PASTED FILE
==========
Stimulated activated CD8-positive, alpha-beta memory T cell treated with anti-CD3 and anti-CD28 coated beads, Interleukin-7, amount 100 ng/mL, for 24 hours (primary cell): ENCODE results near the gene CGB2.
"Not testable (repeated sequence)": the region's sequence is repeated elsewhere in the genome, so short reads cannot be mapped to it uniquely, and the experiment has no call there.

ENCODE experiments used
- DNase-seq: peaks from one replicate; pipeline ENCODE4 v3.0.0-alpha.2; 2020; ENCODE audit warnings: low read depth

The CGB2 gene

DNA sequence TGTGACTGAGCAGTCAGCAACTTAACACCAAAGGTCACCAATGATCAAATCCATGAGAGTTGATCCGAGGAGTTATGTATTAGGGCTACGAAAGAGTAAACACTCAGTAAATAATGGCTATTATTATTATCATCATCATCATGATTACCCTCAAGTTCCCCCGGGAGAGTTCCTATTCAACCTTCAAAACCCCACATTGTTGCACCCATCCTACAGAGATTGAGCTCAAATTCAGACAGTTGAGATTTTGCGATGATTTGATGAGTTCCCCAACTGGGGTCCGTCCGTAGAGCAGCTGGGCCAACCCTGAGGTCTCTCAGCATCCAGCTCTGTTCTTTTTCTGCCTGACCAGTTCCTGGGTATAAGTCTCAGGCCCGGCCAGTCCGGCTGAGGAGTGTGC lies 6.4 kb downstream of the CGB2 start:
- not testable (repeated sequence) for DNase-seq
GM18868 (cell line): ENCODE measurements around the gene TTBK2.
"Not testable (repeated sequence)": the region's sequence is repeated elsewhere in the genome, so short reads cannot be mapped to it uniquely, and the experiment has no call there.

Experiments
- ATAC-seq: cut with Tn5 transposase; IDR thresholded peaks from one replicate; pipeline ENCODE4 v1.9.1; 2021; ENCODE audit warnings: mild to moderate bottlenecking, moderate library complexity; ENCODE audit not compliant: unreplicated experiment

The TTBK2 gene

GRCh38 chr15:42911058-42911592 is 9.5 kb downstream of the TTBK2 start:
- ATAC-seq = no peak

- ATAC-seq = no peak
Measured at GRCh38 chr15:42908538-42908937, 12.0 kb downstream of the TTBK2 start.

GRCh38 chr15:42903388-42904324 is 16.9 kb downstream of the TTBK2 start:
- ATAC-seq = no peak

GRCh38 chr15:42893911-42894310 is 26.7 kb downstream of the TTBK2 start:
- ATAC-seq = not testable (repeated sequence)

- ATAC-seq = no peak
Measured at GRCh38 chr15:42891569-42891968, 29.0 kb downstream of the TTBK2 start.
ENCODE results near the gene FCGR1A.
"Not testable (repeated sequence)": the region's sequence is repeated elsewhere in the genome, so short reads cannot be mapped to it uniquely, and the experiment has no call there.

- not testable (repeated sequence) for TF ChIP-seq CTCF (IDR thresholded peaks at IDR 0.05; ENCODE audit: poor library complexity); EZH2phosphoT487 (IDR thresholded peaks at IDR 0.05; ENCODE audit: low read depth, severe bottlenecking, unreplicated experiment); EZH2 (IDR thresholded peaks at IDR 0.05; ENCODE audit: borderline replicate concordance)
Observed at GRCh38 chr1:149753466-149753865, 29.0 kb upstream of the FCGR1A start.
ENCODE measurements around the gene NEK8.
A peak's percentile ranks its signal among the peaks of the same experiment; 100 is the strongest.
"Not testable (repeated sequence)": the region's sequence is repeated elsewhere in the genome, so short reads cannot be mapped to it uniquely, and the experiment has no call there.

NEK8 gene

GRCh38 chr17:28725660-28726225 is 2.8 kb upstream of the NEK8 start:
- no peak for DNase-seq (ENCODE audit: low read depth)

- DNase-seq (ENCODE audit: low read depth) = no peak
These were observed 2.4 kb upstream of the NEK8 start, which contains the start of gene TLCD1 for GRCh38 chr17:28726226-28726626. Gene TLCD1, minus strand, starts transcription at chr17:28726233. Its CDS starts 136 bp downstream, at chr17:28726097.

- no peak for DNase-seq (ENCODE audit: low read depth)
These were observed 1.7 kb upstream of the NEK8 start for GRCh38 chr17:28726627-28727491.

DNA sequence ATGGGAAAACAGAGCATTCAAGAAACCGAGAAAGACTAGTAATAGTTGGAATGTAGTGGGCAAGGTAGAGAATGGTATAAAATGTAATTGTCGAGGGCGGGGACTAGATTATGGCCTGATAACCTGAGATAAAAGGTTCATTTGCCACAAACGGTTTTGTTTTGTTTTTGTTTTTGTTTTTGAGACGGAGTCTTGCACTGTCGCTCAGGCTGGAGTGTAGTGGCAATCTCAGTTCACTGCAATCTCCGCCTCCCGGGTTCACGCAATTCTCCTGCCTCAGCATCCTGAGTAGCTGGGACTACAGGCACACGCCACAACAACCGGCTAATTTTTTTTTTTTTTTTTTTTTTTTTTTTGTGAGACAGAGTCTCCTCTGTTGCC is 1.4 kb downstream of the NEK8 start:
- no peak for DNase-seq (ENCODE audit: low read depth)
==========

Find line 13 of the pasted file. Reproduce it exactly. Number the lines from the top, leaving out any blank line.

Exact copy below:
GRCh38 chr15:42911058-42911592 is 9.5 kb downstream of the TTBK2 start: